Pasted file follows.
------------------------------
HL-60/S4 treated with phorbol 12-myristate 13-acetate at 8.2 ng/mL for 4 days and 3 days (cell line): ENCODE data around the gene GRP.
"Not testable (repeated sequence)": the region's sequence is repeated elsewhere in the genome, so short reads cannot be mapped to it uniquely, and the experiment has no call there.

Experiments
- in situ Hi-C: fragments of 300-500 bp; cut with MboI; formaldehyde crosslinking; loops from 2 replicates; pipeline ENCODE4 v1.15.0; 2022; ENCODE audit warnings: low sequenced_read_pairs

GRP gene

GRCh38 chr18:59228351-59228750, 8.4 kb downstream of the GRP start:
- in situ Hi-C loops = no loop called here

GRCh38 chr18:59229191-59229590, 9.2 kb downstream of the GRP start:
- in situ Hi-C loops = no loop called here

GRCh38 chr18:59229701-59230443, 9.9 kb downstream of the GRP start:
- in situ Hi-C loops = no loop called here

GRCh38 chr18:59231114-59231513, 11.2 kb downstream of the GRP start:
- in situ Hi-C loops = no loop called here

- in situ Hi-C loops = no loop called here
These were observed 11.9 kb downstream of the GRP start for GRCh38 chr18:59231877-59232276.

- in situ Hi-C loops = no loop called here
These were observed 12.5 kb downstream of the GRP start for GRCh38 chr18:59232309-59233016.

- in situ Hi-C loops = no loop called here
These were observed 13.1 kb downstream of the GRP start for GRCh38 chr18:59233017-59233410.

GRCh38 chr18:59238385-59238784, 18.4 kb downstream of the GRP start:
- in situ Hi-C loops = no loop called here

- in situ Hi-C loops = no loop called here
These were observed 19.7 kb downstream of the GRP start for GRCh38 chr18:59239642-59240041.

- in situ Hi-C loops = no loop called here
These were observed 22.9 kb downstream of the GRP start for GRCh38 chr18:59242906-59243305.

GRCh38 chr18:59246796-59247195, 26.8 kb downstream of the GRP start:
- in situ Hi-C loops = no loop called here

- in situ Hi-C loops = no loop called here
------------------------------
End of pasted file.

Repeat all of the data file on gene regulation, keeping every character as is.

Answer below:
HL-60/S4 treated with phorbol 12-myristate 13-acetate at 8.2 ng/mL for 4 days and 3 days (cell line): ENCODE data around the gene GRP.
"Not testable (repeated sequence)": the region's sequence is repeated elsewhere in the genome, so short reads cannot be mapped to it uniquely, and the experiment has no call there.

Experiments
- in situ Hi-C: fragments of 300-500 bp; cut with MboI; formaldehyde crosslinking; loops from 2 replicates; pipeline ENCODE4 v1.15.0; 2022; ENCODE audit warnings: low sequenced_read_pairs

GRP gene

GRCh38 chr18:59228351-59228750, 8.4 kb downstream of the GRP start:
- in situ Hi-C loops = no loop called here

GRCh38 chr18:59229191-59229590, 9.2 kb downstream of the GRP start:
- in situ Hi-C loops = no loop called here

GRCh38 chr18:59229701-59230443, 9.9 kb downstream of the GRP start:
- in situ Hi-C loops = no loop called here

GRCh38 chr18:59231114-59231513, 11.2 kb downstream of the GRP start:
- in situ Hi-C loops = no loop called here

- in situ Hi-C loops = no loop called here
These were observed 11.9 kb downstream of the GRP start for GRCh38 chr18:59231877-59232276.

- in situ Hi-C loops = no loop called here
These were observed 12.5 kb downstream of the GRP start for GRCh38 chr18:59232309-59233016.

- in situ Hi-C loops = no loop called here
These were observed 13.1 kb downstream of the GRP start for GRCh38 chr18:59233017-59233410.

GRCh38 chr18:59238385-59238784, 18.4 kb downstream of the GRP start:
- in situ Hi-C loops = no loop called here

- in situ Hi-C loops = no loop called here
These were observed 19.7 kb downstream of the GRP start for GRCh38 chr18:59239642-59240041.

- in situ Hi-C loops = no loop called here
These were observed 22.9 kb downstream of the GRP start for GRCh38 chr18:59242906-59243305.

GRCh38 chr18:59246796-59247195, 26.8 kb downstream of the GRP start:
- in situ Hi-C loops = no loop called here

- in situ Hi-C loops = no loop called here